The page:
• Support PF! Buy your school textbooks, materials and every day products Here!

Twins and time dilation.

  • Thread starter Raziel2701
  • Start date
  • #1
128
0

Homework Statement


Twins, A and B. A goes off in a straight line traveling at .96c for 7 years as measured on his clock, then reverses and returns at half the speed. B remains at home. When they return, what is the difference in ages between A and B?


The Attempt at a Solution


My answer is 19.958 yrs. I got this by calculating time dilation for B in the 7 year leg of the trip of A, giving me 25 years. Then I calculated the distance A traveled in 7 years by multiplying .96c times time. I'm a bit iffy on that step but let me continue.

Having found that distance I again found the time by doing the simple distance over velocity and I get 14 years for A, then doing time dilation for B, I get 15.95 years, so A ages 21 years and B ages 40.95 years, thus their age difference is 19.95 yrs.

My question is, is this right? Do I not have to take into account length contraction to calculate the distance A traveled in 7 years or is it because I'm using a relative velocity that makes this calculation ok?
 
Last edited:

Answers and Replies

  • #2
128
0
I think I saw the error of my ways, I should have multiplied the 25 years times the .96c to get the distance A traveled as measured by B. then calculate the time by dividing by .48c, this is the time it takes A to travel that distance on its way back. Then I found the time dilation effect on B and to make a long story short I got 24.39 yrs.
 
  • #3
collinsmark
Homework Helper
Gold Member
2,894
1,232
I think I saw the error of my ways, I should have multiplied the 25 years times the .96c to get the distance A traveled as measured by B. then calculate the time by dividing by .48c, this is the time it takes A to travel that distance on its way back. Then I found the time dilation effect on B and to make a long story short I got 24.39 yrs.
That sound's a little better. But you might want to check the significant figures during your calculations. The last two digits (on the right side of the decimal) seem a little off.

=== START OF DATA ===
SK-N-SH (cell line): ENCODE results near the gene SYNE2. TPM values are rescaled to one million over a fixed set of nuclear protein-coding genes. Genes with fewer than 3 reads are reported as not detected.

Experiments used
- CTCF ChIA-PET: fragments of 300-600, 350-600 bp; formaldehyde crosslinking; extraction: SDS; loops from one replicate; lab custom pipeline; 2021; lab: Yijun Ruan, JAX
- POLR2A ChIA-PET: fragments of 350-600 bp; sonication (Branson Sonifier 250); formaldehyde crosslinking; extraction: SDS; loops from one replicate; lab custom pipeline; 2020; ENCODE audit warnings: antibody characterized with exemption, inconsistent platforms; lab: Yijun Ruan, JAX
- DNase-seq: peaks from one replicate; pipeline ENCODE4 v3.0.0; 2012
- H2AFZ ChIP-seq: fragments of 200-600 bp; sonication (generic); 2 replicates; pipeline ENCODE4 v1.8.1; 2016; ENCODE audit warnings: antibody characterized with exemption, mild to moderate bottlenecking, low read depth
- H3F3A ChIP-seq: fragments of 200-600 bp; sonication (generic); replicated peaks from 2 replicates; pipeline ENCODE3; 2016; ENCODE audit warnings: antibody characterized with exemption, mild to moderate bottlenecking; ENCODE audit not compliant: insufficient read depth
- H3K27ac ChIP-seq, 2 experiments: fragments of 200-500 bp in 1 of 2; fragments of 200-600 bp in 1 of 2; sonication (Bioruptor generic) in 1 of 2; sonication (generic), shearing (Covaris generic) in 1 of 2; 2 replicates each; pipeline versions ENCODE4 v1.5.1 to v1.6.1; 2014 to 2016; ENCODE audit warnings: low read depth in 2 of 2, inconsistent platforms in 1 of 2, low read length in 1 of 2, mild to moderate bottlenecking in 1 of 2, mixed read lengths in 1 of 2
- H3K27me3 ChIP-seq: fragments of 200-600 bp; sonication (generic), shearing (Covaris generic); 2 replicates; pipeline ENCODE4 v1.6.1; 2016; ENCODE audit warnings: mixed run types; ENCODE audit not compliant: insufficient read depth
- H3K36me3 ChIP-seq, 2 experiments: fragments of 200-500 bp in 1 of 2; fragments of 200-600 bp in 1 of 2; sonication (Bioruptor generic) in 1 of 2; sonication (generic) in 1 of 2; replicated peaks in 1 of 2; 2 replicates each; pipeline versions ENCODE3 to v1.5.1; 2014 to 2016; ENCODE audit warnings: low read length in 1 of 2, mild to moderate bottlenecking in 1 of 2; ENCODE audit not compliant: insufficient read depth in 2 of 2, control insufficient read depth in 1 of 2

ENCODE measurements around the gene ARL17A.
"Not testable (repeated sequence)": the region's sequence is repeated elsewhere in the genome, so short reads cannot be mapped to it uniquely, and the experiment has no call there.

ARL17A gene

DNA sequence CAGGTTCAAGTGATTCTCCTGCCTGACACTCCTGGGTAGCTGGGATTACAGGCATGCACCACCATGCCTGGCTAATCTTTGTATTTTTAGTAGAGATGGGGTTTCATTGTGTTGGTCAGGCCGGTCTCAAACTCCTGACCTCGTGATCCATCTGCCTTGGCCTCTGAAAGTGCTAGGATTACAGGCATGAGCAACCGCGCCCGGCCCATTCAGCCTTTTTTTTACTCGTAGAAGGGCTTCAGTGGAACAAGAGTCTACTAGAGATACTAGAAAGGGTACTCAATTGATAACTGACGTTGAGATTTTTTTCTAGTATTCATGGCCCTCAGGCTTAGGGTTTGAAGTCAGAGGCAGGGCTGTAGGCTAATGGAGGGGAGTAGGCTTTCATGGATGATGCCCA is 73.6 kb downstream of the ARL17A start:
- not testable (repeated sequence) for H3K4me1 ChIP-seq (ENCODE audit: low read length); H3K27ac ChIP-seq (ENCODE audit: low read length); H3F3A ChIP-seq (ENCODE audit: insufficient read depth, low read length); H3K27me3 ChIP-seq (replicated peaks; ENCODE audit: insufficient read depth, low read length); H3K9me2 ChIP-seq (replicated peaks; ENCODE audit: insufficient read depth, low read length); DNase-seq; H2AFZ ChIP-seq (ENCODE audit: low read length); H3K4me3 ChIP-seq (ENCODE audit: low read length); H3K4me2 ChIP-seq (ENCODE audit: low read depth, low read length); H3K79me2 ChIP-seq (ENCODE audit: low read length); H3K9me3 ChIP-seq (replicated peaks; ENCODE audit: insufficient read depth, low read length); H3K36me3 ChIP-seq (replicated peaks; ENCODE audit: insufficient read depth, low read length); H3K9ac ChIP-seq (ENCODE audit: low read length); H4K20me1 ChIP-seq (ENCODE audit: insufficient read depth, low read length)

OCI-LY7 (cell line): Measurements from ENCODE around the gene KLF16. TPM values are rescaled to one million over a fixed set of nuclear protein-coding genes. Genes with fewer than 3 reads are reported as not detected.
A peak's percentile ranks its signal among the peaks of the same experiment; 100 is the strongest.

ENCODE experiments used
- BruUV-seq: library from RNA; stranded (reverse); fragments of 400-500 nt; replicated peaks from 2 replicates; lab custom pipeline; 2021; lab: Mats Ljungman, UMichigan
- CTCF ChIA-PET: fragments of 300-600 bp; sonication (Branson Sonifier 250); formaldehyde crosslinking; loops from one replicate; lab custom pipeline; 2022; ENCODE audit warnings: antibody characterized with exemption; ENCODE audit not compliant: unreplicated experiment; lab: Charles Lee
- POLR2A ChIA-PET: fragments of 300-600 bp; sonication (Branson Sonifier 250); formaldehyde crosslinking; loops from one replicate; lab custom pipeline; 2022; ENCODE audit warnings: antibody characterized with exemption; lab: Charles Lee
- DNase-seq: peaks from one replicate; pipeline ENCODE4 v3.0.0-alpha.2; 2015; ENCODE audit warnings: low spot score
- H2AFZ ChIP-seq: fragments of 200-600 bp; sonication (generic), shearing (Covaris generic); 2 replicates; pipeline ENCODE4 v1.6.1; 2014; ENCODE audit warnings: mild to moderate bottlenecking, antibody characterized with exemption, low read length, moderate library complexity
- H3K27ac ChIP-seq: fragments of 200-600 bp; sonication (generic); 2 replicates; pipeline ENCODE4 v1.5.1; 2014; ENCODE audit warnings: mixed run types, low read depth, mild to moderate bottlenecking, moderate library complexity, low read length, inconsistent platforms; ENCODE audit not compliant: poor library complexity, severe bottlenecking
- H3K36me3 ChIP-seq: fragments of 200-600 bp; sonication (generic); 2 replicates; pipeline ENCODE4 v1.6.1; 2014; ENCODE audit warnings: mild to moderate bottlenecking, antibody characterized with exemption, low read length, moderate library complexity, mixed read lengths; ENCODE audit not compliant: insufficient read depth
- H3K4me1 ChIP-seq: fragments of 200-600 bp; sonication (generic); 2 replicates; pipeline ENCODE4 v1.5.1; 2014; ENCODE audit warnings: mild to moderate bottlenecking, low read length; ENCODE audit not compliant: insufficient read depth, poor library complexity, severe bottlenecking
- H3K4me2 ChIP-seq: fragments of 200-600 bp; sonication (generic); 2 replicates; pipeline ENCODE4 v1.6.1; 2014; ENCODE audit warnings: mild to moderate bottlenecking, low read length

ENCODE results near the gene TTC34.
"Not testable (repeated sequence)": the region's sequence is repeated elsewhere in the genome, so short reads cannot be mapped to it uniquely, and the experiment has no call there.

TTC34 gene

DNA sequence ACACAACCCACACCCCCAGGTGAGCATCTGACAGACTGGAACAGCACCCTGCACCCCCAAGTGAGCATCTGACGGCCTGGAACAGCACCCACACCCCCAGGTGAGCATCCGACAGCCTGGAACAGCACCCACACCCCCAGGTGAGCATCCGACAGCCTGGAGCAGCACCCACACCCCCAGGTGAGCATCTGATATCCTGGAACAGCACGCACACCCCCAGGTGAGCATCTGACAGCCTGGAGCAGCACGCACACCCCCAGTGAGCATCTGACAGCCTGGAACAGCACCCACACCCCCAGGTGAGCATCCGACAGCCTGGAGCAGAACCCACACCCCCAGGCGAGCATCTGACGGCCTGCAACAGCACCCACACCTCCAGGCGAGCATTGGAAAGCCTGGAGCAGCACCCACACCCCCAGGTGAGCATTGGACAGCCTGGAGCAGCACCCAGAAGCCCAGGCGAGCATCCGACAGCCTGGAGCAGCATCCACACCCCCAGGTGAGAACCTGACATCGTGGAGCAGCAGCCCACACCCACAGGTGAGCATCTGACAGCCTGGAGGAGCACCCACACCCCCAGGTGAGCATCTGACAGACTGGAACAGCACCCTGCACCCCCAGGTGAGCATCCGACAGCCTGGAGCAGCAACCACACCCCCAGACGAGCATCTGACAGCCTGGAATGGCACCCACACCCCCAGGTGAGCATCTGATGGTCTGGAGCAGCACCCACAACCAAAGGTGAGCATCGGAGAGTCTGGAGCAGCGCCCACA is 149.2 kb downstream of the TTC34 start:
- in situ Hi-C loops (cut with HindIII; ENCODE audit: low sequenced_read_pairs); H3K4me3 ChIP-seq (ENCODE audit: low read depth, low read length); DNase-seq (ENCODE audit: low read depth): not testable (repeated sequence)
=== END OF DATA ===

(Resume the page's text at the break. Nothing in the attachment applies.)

Also, your wording sort of worries me just a little. You mentioned "the time dilation effect on B." That's not necessarily wrong at all if you do things carefully. It's just that since A is the one that ends up doing the acceleration (B is the frame of reference that is in an inertial frame continuously throughout the whole process -- not A), I would have personally applied the time dilations to A.

Can you tell me which one ends up being older, A or B?
 
  • #4
128
0
So time dilation occurs to A, his time expands, his clock runs slow with respect to B. I always get this mixed up with length contraction, in the sense that twin B would measure length contraction.

Thanks for pointing that out. Twin B would be the older one. I'll check my sig figs but I wanted more than anything else the conceptual understanding.

Thanks!
 
  • #5
collinsmark
Homework Helper
Gold Member
2,894
1,232
but I wanted more than anything else the conceptual understanding.
I know it can be somewhat confusing. The thing to realize in this problem is that frame A,
  • Leaves B,
  • Turns around at some point,
  • and later arrives to meet B once again.
At each of these events in spacetime A accelerates. A is not in what is called an "intertial" frame for the whole procedure.

B on the other hand, never accelerates. Thus B is in an inertial frame the whole time. :wink:
 

Related Threads on Twins and time dilation.

  • Last Post
Replies
5
Views
1K
  • Last Post
Replies
2
Views
1K
  • Last Post
Replies
9
Views
2K
  • Last Post
Replies
7
Views
9K
  • Last Post
Replies
11
Views
3K
  • Last Post
Replies
3
Views
4K
  • Last Post
Replies
4
Views
2K
  • Last Post
Replies
2
Views
926
  • Last Post
Replies
21
Views
857
  • Last Post
Replies
3
Views
6K
Top